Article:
RE-EVALUATE TREATMENT EVERY 3 TO 4 WEEKS If a given treatment or modality is not producing positive results within 3 to 4 weeks, the treatment may be either modified or discontinued. Reconsideration of diagnosis should also occur in the event of poor response to a seemingly rational intervention.
CPT codes 97124 and 97140 cannot exceed 48 36 visits in combination.
5.10.7 Short-Wave Diathermy: is an accepted treatment which involves the use of equipment that exposes soft tissue to a magnetic or electrical field. Indications include enhanced collagen extensibility before stretching, reduced muscle guarding, reduced inflammatory response, and enhanced re-absorption of hemorrhage/hematoma or edema. It is an accepted modality as an adjunct to acupuncture or situation where other forms of contact superficial heat are contraindicated.
5.10.8 Superficial Heat and Cold Therapy (excluding Infrared Therapy): is a generally accepted treatment. Superficial heat and cold are thermal agents applied in various manners that lower or raise the body tissue temperature for the reduction of pain, inflammation, and/or effusion resulting from injury or induced by exercise. Includes application of heat just above the surface of the skin at acupuncture points. Indications include acute pain, edema and hemorrhage, need to increase pain threshold, reduce muscle spasm, and promote stretching/flexibility. Cold and heat packs can be used at home as an extension of therapy in the clinic setting.
Maximum duration: 24 12 visits with a maximum of 1 unit per day.
5.10.9 Traction—Manual: is an accepted treatment and an integral part of manual manipulation or joint mobilization. Indications include decreased joint space, muscle spasm around joints, and the need for increased synovial nutrition and response. Manual traction is contraindicated in patients with tumor, infection, fracture, or fracture dislocation.
5.10.10 Traction—Mechanical: Traction modalities are contraindicated in patients with tumor, infections, fracture, or fracture dislocation. Non-oscillating inversion traction methods are contraindicated in patients with glaucoma or hypertension. Motorized traction/decompression devices are included (i.e. VAX-D, DRX9000,etc.) A home lumbar traction unit can be purchased if therapy proves effective.
5.10.11 Transcutaneous Electrical Nerve Stimulation (TENS): is a generally accepted treatment. TENS should include at least one instructional session for proper application and use. Indications include muscle spasm, atrophy, and decreased circulation and pain control. Minimal TENS unit parameters should include pulse rate, pulse width and amplitude modulation. Consistent, measurable functional improvement should be documented prior to the purchase of a home unit.
5.10.12 Ultrasound (Including Phonophoresis): is an accepted treatment. Ultrasound uses sonic generators to deliver acoustic energy for therapeutic thermal and/or non-thermal soft tissue effects. Indications include scar tissue, adhesions, collagen fiber and muscle spasm, and the need to extend muscle tissue or accelerate the soft tissue healing. Ultrasound with electrical stimulation is concurrent delivery of electrical energy that involves dispersive electrode placement. Indications include muscle spasm, scar tissue, pain modulation, and muscle facilitation.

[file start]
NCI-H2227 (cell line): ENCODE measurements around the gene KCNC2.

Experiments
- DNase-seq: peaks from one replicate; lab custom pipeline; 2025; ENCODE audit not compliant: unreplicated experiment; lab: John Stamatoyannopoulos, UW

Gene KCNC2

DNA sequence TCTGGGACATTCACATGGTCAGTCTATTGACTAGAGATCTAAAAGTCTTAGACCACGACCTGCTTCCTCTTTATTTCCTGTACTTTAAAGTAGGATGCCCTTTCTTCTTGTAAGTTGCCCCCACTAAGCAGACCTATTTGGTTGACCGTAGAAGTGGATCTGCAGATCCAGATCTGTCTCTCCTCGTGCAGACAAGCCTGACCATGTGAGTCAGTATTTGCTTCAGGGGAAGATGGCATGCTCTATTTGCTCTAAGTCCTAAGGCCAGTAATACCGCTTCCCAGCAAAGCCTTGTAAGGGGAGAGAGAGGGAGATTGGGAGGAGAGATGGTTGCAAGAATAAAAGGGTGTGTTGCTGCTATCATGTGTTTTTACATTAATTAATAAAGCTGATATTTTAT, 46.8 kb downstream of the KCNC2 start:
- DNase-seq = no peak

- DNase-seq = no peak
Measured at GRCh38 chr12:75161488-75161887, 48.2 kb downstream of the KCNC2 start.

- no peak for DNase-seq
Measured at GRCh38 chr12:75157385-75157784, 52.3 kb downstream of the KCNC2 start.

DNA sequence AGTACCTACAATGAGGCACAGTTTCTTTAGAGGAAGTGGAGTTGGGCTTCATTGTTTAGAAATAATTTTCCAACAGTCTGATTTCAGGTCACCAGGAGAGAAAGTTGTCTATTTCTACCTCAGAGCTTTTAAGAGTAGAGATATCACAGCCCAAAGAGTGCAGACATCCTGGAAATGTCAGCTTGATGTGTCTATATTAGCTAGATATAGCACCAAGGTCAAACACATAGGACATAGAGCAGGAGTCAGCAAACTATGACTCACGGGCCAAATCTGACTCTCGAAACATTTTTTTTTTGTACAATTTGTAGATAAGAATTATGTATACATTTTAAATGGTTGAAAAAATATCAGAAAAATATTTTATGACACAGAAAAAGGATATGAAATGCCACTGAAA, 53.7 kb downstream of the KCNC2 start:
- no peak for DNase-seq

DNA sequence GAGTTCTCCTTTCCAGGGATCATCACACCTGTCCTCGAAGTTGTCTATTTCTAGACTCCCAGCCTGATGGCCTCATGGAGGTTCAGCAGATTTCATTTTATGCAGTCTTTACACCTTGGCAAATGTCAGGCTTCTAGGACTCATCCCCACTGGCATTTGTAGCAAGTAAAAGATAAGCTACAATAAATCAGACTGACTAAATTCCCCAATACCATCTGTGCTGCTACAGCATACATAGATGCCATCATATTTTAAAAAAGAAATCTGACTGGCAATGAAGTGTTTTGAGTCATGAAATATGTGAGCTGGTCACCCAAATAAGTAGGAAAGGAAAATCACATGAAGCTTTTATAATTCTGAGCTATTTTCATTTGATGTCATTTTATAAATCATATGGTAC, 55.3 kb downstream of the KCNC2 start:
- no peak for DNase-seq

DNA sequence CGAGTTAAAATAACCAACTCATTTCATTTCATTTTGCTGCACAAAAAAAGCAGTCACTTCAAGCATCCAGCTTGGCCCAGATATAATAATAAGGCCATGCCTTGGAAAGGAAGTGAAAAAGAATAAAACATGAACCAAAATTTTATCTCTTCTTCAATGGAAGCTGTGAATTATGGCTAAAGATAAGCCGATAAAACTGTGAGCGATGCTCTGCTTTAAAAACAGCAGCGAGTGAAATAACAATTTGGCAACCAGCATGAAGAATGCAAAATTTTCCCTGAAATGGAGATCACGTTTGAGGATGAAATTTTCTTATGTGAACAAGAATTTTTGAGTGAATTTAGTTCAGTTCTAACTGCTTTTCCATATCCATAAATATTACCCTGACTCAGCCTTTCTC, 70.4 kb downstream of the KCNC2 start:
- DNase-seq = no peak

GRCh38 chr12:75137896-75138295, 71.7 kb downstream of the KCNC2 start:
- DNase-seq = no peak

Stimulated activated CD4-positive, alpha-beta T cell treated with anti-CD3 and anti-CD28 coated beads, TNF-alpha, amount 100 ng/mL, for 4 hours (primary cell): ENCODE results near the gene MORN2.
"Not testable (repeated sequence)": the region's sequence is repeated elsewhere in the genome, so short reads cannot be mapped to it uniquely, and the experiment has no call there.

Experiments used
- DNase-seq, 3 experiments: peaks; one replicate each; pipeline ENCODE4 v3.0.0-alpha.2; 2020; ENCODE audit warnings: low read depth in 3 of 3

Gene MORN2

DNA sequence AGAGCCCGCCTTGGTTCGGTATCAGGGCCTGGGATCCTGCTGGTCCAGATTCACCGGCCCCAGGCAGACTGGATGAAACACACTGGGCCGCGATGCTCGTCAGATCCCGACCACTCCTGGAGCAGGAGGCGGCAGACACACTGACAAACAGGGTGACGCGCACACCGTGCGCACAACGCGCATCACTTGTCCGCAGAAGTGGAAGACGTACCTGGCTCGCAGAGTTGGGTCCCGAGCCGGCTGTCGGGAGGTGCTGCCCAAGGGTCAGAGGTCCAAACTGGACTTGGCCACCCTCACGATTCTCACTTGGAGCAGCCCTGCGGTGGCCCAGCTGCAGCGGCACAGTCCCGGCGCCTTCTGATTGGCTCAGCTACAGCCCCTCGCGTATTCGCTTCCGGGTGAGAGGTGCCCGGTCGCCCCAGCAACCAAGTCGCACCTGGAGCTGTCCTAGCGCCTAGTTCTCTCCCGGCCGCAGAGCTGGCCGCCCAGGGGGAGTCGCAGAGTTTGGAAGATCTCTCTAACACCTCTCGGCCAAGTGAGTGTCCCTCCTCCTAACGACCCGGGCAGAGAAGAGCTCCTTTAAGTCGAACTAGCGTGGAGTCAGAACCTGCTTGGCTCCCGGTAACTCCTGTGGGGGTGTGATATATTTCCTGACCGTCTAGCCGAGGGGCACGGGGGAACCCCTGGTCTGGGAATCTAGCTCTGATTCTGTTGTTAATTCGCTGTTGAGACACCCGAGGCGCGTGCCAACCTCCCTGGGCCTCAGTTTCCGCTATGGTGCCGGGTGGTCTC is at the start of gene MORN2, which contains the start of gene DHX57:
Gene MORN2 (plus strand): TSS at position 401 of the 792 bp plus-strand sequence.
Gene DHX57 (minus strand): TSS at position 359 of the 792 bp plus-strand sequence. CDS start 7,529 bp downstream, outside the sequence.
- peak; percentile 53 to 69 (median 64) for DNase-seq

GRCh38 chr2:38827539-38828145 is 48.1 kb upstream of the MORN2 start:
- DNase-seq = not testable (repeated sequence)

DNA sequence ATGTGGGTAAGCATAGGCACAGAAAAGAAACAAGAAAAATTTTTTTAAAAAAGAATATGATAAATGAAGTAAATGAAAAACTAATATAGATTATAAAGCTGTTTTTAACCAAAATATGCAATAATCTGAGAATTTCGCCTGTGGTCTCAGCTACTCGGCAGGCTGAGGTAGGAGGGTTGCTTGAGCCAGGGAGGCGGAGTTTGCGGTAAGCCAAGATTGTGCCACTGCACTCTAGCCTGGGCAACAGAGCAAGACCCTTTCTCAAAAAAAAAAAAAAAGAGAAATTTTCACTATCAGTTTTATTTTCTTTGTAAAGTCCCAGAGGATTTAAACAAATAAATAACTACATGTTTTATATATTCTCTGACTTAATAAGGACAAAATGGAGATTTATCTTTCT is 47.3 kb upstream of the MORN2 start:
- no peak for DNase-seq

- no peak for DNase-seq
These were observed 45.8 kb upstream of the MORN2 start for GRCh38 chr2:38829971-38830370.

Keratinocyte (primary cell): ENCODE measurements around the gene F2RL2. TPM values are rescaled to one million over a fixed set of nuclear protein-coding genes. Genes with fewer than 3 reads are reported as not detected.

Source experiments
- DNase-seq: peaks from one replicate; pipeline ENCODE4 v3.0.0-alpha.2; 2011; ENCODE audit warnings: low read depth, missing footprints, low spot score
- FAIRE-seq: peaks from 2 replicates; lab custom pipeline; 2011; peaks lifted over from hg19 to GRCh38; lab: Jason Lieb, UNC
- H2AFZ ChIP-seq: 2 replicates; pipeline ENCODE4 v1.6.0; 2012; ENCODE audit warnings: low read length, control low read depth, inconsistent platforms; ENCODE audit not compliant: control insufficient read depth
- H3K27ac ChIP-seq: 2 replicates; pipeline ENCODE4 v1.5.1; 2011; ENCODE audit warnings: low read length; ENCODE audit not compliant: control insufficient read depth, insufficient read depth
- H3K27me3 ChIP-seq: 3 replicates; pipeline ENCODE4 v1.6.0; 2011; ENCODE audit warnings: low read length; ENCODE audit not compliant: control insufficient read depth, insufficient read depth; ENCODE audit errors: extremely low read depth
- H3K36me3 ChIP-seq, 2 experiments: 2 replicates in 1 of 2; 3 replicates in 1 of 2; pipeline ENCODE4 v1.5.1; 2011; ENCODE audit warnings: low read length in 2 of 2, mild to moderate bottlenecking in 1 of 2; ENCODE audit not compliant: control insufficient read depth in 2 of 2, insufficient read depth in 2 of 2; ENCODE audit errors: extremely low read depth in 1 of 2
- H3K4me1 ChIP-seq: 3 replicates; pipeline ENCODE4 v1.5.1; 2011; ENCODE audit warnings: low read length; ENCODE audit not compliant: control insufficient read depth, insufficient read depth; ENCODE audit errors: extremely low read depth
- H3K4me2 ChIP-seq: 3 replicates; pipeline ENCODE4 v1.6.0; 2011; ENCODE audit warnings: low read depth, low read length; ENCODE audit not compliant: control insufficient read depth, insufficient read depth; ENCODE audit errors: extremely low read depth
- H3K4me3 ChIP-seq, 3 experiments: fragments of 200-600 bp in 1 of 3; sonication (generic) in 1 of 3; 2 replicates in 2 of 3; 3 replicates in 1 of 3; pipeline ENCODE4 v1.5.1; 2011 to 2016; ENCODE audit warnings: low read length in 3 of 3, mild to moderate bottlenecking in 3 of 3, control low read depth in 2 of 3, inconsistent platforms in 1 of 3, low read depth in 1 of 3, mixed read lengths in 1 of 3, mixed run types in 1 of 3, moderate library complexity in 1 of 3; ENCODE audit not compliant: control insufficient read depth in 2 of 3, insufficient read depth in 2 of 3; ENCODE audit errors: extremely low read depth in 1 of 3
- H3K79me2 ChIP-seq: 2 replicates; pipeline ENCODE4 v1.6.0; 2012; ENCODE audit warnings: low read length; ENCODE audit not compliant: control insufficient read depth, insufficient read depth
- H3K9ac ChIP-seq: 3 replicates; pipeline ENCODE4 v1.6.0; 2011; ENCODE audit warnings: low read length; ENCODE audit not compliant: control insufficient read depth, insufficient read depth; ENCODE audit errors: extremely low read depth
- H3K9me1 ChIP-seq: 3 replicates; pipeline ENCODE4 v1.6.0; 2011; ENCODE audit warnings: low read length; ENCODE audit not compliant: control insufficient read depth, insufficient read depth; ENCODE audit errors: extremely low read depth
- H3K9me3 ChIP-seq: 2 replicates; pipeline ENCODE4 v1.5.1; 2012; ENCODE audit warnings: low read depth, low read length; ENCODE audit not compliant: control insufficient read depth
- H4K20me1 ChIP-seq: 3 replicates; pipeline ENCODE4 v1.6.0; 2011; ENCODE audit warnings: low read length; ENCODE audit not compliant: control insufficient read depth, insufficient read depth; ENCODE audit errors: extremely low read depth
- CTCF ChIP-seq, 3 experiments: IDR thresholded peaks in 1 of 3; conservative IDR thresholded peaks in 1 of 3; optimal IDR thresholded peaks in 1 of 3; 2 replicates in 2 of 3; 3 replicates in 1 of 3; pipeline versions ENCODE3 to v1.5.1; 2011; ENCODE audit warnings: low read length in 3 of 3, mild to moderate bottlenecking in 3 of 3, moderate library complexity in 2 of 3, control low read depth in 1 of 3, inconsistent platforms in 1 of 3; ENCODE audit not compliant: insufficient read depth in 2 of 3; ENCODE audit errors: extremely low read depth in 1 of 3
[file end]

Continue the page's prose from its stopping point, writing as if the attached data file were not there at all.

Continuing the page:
Maximum duration: 24 18 visits
5.10.13 Whirlpool/Hubbard Tank: is a generally accepted treatment in which conductive exposure to water at varied temperatures that best elicits the desired effect. It generally includes massage by water propelled by a turbine or Jacuzzi jet system and has the same thermal effects as hot packs, if water temperature exceeds tissue temperature. It has the same thermal effects as cold application, if comparable temperature water is used. Indications include the need for analgesia, relaxing muscle spasm, reducing joint stiffness, and facilitating and preparing for exercise. This is not recommended for Low Back Pain.
5.11 THERAPY—ACTIVE The following active therapies are widely used and accepted methods of care for a variety of work-related injuries. They are based on the philosophy that therapeutic exercise and/or activity are beneficial for restoring flexibility, strength, endurance, function, range of motion, and can alleviate discomfort. Active therapy requires an internal effort by the individual to complete a specific exercise or task. This form of therapy requires supervision from a therapist or medical provider such as verbal, visual, and/or tactile instruction(s). At times, the provider may help stabilize the patient or guide the movement pattern but the energy required to complete the task is predominately executed by the patient.
5.11.1 Activities of Daily Living (ADL) are well-established interventions which involve instruction, active-assisted training, and/or adaptation of activities or equipment to improve a person's capacity in normal daily activities such as self-care, work re-integration training, homemaking, and driving.
5.11.2 Aquatic Therapy: is a well-accepted treatment which consists of the therapeutic use of aquatic immersion for therapeutic exercise to promote strengthening, core stabilization, endurance, range of motion, flexibility, body mechanics, and pain management. Aquatic therapy includes the implementation of active therapeutic procedures in a swimming or therapeutic pool. The water provides a buoyancy force that lessens the amount of force gravity applies to the body. The decreased gravity effect allows the patient to have a mechanical advantage and more likely have a successful trial of therapeutic exercise. The therapy may be indicated for individuals who: